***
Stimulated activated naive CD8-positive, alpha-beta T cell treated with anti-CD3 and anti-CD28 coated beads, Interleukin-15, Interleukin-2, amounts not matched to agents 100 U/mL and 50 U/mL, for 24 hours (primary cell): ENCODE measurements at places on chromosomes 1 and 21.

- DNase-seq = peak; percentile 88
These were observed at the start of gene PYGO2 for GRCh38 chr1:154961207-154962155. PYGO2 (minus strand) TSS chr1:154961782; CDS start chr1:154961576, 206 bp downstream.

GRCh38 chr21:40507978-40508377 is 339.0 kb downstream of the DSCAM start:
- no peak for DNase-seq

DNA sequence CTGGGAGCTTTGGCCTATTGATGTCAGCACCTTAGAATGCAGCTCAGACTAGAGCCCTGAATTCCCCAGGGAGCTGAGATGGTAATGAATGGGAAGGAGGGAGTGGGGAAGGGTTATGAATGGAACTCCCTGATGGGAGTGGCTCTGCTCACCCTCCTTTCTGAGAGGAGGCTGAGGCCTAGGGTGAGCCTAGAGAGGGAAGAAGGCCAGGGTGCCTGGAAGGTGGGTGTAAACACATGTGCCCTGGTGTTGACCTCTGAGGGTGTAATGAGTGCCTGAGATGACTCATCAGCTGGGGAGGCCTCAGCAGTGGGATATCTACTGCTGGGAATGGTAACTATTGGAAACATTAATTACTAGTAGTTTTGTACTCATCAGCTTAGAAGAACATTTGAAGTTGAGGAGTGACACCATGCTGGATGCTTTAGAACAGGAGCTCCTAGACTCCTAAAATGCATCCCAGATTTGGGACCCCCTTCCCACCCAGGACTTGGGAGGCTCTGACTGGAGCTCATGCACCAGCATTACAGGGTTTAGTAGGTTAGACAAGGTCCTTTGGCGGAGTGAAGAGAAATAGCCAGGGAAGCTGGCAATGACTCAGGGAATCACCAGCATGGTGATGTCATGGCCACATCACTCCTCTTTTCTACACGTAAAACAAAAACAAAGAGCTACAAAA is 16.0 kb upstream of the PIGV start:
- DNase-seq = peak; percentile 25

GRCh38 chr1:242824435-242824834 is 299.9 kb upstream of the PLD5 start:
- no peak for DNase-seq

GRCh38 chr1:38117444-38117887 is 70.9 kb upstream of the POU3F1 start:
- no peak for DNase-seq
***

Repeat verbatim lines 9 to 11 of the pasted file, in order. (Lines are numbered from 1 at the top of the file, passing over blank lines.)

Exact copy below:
- no peak for DNase-seq

GRCh38 chr1:38117444-38117887 is 70.9 kb upstream of the POU3F1 start:
- no peak for DNase-seq